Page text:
On Sunday, 20 July 2003, two days after David Kelly was found dead in the woods, Richard Sambrook, Director of BBC News, named Kelly in a statement as the “principal source for both Andrew Gilligan’s report and for Susan Watts’s reports on Newsnight on 2 and 4 June”.[1] Sambrook chose one word carefully, the word “principal”. Subsequent reports described the BBC as admitting Kelly was the “main source”.[2] “Principal” means first or foremost, or “main”. “Principal”, or “main”, certainly does not mean the one and only source. Unfortunately, this is how the wider world came to understand the Sambrook/BBC statement.

Did Gilligan use Kelly to corroborate information from another source?

Sambrook’s evidence to the Hutton Inquiry clearly suggests the possibility of another source. Gilligan’s infamous Radio 4 report is described in an internal report as resulting “from two separate but related information sources”.[3] Sambrook goes on to describe the other source as more general, and as “a background of concerns”.[4] The fact that he talks about other sources or “concerns” in the context of Gilligan’s story is important. It is surely not unreasonable to consider that out of the “background of concerns” a prime and headline-grabbing piece of information was given to Gilligan, before he had spoken to Kelly, perhaps from a disgruntled person connected with the compilation of the September 2002 dossier. At the Hutton Inquiry, Sambrook also spoke of “unattributable briefings from members of the security services” to a number of journalists at the BBC who were “expressing some unease at the way Intelligence had been presented in public”.[5]

Did a prime piece of information come Gilligan’s way through these channels? Did Gilligan take this original source and corroborate it during his conversation with Kelly on 22 May 2003? Kelly came forward voluntarily and always claimed he did not recognise some elements of Gilligan’s story. Kelly was also sure he was not the “main source” of the story, and shortly before Kelly’s death, after Kelly had given his evidence to the Foreign Affairs Committee (FAC), that committee publicly concluded that Dr Kelly was not the “main source”.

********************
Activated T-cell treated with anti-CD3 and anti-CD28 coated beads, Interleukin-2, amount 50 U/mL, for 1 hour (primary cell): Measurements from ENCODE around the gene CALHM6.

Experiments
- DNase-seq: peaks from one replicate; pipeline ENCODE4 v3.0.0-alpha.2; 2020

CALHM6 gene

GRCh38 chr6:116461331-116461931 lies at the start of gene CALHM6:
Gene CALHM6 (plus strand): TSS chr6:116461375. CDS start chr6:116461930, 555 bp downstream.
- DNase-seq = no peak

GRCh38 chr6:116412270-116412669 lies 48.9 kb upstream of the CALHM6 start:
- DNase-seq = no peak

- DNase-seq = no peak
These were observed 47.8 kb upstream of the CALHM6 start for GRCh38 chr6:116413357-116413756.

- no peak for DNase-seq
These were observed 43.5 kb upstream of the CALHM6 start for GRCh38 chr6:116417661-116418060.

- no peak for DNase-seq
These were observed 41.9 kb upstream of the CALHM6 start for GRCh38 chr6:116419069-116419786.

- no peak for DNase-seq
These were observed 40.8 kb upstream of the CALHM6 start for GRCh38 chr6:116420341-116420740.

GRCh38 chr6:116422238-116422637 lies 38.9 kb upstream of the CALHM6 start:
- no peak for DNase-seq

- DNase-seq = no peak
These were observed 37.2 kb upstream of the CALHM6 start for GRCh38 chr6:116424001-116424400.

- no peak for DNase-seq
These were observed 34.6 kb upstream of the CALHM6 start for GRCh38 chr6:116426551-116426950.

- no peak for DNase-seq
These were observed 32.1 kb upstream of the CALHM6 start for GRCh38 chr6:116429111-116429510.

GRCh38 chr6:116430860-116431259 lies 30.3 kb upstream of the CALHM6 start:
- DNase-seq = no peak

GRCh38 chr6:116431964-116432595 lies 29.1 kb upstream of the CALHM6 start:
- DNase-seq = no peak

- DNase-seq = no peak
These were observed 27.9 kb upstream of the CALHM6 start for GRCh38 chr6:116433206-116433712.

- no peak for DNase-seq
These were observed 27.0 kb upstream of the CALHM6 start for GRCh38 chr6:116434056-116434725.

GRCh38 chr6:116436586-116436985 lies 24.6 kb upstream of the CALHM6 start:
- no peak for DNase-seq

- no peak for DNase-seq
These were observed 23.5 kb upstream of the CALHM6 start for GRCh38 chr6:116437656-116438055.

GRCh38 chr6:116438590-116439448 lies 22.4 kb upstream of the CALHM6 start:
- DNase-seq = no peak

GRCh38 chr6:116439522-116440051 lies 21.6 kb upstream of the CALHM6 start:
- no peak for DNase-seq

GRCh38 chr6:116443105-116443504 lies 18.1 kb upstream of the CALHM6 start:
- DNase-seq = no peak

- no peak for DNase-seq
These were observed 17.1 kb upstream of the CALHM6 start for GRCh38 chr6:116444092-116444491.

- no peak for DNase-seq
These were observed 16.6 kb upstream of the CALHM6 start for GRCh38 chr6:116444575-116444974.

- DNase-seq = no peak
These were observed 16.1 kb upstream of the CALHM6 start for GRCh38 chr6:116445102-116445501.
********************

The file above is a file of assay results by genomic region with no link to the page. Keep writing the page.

Gilligan’s e-mail to Greg Simpson MP

One of the more mysterious and under-reported parts of the David Kelly affair concerns an e-mail sent by Andrew Gilligan to the Liberal Democrat MP, Greg Simpson. It was sent on 14 July 2003, on the eve of Kelly’s televised appearance before the Foreign Affairs Committee.[6]

The subject heading of the e-mail reads “David Kelly – pls onpass David Chidgey'”. David Chidgey was also a Liberal Democrat MP, and, more importantly, a member of the Foreign Affairs Committee charged with questioning Kelly. In one part of the e-mail, Gilligan refers to “my colleague Susan Watts” having spoken with Kelly, clearly indicating that the BBC were exchanging information internally. Towards the end of the e-mail, Gilligan poses the question: “Is Kelly our source?” and answers his own question with: “we are not ruling anyone in or out as the source”, and: “I had many conversations with people inside and outside the Intelligence community about the issue of Iraqi WMD and the dossier. We suspect the MOD of playing games to try to eliminate names.”